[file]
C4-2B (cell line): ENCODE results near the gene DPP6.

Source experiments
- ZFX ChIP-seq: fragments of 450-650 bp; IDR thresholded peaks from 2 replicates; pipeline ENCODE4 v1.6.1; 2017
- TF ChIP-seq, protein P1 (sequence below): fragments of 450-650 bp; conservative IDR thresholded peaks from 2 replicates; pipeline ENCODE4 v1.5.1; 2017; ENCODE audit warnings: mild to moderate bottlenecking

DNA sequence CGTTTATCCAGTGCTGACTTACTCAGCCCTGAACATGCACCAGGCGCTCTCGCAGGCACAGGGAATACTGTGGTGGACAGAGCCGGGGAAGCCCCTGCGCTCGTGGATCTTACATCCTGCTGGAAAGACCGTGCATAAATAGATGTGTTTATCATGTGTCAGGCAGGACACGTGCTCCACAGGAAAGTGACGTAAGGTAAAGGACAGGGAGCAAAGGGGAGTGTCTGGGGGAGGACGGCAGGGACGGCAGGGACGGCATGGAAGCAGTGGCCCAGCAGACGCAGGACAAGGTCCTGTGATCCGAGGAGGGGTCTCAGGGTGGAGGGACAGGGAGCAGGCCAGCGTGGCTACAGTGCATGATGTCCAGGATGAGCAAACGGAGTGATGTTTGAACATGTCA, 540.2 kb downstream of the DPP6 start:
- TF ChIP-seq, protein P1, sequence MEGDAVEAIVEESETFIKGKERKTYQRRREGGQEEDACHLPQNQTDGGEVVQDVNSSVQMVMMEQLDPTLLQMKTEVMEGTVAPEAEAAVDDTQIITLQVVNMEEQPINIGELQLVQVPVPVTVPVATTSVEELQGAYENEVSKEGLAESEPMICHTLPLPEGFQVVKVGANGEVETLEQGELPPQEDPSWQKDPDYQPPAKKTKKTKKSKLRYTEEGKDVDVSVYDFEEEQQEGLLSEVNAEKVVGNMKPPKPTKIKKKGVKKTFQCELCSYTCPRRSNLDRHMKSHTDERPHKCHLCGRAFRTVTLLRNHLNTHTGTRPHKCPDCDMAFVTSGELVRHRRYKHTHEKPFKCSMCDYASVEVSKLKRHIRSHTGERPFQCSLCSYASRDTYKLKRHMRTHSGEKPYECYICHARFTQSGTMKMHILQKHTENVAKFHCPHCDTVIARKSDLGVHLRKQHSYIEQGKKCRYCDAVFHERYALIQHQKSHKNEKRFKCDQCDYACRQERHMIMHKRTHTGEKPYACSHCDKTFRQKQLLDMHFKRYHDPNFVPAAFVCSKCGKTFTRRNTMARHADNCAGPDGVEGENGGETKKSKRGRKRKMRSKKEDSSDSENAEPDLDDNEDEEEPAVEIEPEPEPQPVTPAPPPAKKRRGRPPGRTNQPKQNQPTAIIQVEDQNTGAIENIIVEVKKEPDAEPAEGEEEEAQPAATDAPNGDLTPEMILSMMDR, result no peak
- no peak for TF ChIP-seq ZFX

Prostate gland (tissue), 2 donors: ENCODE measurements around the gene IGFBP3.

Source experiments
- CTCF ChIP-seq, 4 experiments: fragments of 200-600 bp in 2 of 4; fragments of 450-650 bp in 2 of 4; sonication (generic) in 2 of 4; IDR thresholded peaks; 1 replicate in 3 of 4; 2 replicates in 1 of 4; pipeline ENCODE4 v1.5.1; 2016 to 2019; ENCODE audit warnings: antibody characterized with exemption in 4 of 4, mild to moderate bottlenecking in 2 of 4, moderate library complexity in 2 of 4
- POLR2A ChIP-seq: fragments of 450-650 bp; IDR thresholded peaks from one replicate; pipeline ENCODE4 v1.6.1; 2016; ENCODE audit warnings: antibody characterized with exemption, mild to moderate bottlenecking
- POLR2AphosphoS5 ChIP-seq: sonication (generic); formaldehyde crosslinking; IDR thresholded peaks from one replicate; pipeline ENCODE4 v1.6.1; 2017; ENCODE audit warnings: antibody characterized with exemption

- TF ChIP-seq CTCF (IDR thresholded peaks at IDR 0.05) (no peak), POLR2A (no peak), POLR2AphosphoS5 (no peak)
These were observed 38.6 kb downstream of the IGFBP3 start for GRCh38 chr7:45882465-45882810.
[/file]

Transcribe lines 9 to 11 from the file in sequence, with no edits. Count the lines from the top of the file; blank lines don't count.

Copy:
Source experiments
- CTCF ChIP-seq, 4 experiments: fragments of 200-600 bp in 2 of 4; fragments of 450-650 bp in 2 of 4; sonication (generic) in 2 of 4; IDR thresholded peaks; 1 replicate in 3 of 4; 2 replicates in 1 of 4; pipeline ENCODE4 v1.5.1; 2016 to 2019; ENCODE audit warnings: antibody characterized with exemption in 4 of 4, mild to moderate bottlenecking in 2 of 4, moderate library complexity in 2 of 4
- POLR2A ChIP-seq: fragments of 450-650 bp; IDR thresholded peaks from one replicate; pipeline ENCODE4 v1.6.1; 2016; ENCODE audit warnings: antibody characterized with exemption, mild to moderate bottlenecking